Use some thought to help take the stress out of shopping

December 13, 2001

This article was a stumper to write. After all, the reason we chose this subject was that it is a difficult one, and one in which advice is always welcome. Unfortunately, we discovered that this applies to us, too.

We started out in search of the perfect holiday gift for everyone in every category on our list mother, father, siblings, girlfriends and guy friends, teachers and other grown-ups that we appreciate, and, of course, that special someone.

Well, nobody's perfect, but we did come up with a lot of possibilities. We hope these ideas will help someone with their holiday shopping maybe even us.


This is probably the easiest group to shop for because your parents are bound to love (almost) anything you give them.

"With family, the best gifts should not come from the store," said Erin Larive, a senior at Free State High School.

Pictures from the past that recall a child's early years delight parents. Decorate a photo frame, assemble a photo album or go to Kinko's where, for a small fee, they can make a calendar or a mouse pad featuring the images.

For siblings, humorous gifts are a great idea. We suggest anything from a picture of yourself to a random toy that the two of you fought over when you were younger.


Megan Bird, a senior at Free State, buys gifts that "deal with inside jokes or things from the past."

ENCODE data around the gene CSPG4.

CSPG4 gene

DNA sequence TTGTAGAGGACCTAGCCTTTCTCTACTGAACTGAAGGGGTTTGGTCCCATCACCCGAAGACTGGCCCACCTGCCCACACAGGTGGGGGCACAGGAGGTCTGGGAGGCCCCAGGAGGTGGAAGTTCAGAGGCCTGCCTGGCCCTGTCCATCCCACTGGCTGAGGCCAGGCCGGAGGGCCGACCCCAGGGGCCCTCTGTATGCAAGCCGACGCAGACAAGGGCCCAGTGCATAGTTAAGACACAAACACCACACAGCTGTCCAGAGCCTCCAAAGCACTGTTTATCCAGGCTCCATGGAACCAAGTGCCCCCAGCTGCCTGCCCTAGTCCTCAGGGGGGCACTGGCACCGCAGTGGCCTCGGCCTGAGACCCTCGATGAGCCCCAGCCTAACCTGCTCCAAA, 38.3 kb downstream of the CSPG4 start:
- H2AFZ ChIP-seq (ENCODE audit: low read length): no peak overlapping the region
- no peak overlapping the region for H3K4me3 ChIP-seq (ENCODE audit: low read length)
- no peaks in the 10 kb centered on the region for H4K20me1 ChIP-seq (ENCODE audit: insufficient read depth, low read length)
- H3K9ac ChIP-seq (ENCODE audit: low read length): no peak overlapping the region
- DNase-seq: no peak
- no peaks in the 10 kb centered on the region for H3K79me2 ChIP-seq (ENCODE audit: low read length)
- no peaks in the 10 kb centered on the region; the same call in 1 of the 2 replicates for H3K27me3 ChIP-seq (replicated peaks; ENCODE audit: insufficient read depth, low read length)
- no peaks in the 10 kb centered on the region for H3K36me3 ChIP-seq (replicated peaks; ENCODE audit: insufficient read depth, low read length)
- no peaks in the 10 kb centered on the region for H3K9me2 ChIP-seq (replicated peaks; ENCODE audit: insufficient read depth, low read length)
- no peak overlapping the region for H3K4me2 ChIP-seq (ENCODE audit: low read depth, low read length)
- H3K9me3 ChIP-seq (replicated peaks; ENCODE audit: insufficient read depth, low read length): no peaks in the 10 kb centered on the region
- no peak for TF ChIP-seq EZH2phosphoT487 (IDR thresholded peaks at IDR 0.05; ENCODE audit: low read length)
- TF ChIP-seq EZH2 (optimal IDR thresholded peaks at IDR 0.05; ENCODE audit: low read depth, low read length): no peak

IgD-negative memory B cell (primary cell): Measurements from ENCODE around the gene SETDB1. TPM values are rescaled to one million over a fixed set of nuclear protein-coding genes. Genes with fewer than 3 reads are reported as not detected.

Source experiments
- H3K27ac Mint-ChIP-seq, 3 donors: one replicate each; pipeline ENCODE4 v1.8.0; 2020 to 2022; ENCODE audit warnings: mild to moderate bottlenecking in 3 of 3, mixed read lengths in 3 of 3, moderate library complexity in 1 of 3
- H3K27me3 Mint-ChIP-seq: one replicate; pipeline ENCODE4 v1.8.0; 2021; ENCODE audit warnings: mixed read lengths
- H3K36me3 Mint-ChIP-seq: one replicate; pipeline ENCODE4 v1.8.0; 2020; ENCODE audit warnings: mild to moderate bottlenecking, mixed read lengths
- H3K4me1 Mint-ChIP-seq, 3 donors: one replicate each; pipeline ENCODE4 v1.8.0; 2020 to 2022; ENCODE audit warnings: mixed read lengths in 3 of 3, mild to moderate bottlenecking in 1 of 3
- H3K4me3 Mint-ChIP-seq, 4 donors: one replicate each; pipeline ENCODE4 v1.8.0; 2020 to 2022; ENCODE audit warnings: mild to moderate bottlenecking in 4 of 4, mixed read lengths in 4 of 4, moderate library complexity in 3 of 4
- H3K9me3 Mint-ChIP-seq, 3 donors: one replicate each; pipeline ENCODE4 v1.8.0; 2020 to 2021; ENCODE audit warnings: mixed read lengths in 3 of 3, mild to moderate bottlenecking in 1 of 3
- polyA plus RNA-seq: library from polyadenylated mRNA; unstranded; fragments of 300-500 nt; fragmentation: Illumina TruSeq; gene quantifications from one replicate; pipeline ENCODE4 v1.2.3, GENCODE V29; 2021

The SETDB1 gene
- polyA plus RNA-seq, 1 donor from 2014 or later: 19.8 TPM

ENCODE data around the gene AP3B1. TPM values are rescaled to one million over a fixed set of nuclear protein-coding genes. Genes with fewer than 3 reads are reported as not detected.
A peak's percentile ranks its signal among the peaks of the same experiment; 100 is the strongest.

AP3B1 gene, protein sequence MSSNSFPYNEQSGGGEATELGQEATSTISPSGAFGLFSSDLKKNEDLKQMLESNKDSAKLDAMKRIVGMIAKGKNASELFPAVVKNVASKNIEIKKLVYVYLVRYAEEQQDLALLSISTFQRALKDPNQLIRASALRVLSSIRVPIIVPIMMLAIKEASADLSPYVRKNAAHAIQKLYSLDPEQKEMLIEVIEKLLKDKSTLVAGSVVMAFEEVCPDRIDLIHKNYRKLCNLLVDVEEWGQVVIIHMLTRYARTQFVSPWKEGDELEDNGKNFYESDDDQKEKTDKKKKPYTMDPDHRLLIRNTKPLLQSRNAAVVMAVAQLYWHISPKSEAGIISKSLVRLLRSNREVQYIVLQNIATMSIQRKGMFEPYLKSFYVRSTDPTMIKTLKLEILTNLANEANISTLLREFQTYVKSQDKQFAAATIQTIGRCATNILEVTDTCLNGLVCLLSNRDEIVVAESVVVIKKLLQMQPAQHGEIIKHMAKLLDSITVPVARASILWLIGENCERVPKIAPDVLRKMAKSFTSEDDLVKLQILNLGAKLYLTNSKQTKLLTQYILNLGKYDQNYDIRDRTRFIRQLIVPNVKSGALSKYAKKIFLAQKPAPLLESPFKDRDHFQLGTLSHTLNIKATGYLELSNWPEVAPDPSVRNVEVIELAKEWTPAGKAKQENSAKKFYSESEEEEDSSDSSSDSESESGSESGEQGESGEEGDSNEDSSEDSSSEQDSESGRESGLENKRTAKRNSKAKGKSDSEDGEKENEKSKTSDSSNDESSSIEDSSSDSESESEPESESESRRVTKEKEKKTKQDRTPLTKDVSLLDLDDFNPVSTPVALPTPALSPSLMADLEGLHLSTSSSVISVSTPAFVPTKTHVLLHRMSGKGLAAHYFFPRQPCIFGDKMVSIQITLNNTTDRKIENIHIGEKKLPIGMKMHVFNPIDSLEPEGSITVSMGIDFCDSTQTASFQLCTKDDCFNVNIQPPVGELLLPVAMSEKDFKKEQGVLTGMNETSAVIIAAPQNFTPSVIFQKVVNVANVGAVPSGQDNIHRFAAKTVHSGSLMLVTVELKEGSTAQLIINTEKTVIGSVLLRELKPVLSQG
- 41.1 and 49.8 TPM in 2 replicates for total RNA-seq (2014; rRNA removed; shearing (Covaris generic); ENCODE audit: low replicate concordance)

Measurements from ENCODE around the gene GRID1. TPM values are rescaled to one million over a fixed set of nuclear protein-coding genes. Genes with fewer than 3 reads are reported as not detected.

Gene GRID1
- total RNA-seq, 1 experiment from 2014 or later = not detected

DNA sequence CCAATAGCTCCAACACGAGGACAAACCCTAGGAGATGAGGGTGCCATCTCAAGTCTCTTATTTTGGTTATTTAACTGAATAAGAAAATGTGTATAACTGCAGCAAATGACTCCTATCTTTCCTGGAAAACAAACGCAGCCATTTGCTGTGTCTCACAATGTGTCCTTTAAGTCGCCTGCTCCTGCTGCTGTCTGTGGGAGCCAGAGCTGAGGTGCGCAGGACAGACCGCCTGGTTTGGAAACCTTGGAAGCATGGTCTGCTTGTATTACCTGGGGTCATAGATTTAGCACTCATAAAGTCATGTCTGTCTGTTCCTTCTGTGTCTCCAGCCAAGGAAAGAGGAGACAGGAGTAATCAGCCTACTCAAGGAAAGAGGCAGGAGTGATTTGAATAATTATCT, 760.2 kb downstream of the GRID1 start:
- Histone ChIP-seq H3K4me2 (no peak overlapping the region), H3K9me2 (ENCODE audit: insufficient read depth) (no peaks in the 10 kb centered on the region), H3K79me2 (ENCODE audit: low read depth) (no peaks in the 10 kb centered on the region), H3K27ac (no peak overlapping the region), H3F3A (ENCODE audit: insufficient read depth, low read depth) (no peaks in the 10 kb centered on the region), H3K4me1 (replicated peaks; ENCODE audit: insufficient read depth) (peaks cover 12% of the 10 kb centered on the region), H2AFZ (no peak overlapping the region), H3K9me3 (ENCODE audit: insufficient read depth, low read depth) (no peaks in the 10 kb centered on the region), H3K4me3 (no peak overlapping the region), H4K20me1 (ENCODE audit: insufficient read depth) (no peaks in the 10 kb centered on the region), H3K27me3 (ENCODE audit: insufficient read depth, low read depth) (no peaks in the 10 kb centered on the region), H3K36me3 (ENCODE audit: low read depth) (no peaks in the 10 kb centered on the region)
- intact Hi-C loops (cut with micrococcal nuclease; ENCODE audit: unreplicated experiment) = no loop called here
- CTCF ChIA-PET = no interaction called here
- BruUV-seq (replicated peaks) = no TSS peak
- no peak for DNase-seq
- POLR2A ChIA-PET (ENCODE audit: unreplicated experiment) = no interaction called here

This may be anything from an extraordinary color of makeup to a T-shirt with a funny quote.

When Caity Kennedy, a senior at Lawrence High School, shops for presents she "thinks about the person's personality, and what they like best."

This is good advice when selecting things like CDs, video games, journals, photo albums, jewelry and books.

Journals are always a good possibility, especially when accompanied by a note explaining why you thought this was a good gift for them. You can also share a notebook as a correspondence journal, filling it with letters or pictures for each other and passing it back and forth.

"If something strikes me about a person, I'll try and get a corresponding gift," said LHS senior Esther Turmes. "Otherwise it's just gift certificates."

If your friend has a favorite sport to play or watch, you can probably find corresponding accessories or joke gifts, especially with a team color or name that they enjoy.

Time may be the best gift you can give treat friends to a movie, a lunch or a dessert, where you can either relax together or take time to sit down and talk about things that are important to both of you and catch up on each other's lives.

Downtown is a great place to shop, with a number of stores selling creative and practical gifts in various sizes and prices. Large discount stores have a selection of bulk gifts for low prices.


This category is for teachers, coaches, tutors and mentors especially ones who are adults or whom you don't know well but appreciate. The gift can be as large or small as you want, depending on how you put it all together.